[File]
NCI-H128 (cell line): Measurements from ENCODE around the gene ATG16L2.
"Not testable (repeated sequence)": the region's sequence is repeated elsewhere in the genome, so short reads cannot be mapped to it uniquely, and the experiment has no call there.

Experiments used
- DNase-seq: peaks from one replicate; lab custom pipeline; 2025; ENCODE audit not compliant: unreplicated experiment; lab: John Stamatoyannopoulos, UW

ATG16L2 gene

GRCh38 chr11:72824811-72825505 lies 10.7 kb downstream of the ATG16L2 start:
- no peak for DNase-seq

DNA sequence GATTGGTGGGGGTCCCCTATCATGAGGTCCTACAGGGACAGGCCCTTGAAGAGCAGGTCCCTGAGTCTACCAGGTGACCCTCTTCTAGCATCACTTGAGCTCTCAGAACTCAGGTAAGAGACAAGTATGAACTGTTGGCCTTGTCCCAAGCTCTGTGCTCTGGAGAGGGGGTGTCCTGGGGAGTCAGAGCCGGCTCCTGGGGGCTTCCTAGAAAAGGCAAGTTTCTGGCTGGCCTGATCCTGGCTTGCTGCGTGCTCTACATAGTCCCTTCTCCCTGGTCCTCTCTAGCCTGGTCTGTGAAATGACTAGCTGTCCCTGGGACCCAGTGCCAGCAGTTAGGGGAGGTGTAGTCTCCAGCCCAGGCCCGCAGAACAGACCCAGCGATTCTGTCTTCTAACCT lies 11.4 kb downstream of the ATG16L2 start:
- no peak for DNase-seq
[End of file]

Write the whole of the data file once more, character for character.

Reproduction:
NCI-H128 (cell line): Measurements from ENCODE around the gene ATG16L2.
"Not testable (repeated sequence)": the region's sequence is repeated elsewhere in the genome, so short reads cannot be mapped to it uniquely, and the experiment has no call there.

Experiments used
- DNase-seq: peaks from one replicate; lab custom pipeline; 2025; ENCODE audit not compliant: unreplicated experiment; lab: John Stamatoyannopoulos, UW

ATG16L2 gene

GRCh38 chr11:72824811-72825505 lies 10.7 kb downstream of the ATG16L2 start:
- no peak for DNase-seq

DNA sequence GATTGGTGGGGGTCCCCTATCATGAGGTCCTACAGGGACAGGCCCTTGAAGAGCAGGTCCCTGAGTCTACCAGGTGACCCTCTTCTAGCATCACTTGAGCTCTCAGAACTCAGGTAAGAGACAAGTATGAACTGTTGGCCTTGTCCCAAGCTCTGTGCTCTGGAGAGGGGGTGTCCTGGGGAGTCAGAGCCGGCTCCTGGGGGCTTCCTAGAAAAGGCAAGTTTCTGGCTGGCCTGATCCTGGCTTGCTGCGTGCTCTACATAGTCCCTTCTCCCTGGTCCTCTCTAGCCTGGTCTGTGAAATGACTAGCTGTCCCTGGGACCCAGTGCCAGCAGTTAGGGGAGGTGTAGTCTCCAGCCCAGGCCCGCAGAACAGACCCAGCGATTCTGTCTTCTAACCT lies 11.4 kb downstream of the ATG16L2 start:
- no peak for DNase-seq